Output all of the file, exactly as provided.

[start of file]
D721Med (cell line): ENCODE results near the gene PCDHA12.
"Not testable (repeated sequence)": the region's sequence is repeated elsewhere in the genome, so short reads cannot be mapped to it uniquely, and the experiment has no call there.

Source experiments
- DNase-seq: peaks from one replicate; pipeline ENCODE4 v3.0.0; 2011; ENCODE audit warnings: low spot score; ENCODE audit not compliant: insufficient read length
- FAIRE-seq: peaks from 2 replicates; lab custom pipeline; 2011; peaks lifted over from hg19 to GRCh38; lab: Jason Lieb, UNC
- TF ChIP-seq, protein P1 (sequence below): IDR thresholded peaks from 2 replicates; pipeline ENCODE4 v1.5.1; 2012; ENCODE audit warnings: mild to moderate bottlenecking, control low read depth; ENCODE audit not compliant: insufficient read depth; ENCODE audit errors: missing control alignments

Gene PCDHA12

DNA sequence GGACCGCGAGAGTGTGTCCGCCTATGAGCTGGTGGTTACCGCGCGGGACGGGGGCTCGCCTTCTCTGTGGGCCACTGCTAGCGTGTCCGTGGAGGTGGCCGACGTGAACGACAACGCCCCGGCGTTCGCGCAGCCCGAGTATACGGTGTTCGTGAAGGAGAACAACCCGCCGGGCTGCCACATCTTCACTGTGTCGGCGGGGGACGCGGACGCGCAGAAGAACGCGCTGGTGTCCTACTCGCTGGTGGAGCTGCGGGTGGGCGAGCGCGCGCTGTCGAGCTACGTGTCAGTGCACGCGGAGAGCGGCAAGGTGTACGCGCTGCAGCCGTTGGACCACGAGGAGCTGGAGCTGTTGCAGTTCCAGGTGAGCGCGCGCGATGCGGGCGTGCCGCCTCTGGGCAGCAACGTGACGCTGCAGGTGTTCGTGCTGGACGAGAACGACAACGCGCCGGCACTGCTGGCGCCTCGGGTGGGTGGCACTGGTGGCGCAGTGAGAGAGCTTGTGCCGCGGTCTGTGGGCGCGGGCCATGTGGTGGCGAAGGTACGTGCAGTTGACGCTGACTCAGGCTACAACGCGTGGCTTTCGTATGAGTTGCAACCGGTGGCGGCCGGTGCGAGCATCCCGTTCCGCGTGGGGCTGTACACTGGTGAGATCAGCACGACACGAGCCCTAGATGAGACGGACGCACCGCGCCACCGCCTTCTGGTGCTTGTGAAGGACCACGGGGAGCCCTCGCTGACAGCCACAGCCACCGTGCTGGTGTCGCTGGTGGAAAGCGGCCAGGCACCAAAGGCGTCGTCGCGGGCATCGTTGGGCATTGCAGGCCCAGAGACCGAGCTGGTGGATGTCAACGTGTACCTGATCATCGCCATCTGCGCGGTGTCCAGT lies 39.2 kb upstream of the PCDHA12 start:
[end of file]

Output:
D721Med (cell line): ENCODE results near the gene PCDHA12.
"Not testable (repeated sequence)": the region's sequence is repeated elsewhere in the genome, so short reads cannot be mapped to it uniquely, and the experiment has no call there.

Source experiments
- DNase-seq: peaks from one replicate; pipeline ENCODE4 v3.0.0; 2011; ENCODE audit warnings: low spot score; ENCODE audit not compliant: insufficient read length
- FAIRE-seq: peaks from 2 replicates; lab custom pipeline; 2011; peaks lifted over from hg19 to GRCh38; lab: Jason Lieb, UNC
- TF ChIP-seq, protein P1 (sequence below): IDR thresholded peaks from 2 replicates; pipeline ENCODE4 v1.5.1; 2012; ENCODE audit warnings: mild to moderate bottlenecking, control low read depth; ENCODE audit not compliant: insufficient read depth; ENCODE audit errors: missing control alignments

Gene PCDHA12

DNA sequence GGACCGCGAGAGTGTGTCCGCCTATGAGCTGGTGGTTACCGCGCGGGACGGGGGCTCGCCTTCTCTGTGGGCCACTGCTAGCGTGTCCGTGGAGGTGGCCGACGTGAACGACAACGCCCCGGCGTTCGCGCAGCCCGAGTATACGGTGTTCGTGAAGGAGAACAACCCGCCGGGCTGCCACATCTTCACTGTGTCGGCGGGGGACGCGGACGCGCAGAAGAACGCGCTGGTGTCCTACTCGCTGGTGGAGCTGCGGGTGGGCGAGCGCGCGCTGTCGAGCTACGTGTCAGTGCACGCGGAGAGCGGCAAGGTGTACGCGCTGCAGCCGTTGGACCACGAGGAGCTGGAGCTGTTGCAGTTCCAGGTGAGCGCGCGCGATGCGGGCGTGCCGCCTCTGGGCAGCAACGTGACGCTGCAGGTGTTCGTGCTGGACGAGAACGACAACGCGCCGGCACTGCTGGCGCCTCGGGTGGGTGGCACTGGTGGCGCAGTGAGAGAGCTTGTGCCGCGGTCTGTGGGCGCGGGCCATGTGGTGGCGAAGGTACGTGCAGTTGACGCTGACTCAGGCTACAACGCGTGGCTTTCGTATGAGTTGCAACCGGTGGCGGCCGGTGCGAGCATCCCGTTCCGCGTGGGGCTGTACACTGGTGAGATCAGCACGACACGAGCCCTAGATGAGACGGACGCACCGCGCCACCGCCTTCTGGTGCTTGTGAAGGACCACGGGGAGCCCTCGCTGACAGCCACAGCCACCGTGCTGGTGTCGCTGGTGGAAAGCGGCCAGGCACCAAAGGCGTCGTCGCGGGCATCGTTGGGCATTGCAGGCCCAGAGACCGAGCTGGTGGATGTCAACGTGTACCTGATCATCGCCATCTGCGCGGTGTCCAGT lies 39.2 kb upstream of the PCDHA12 start: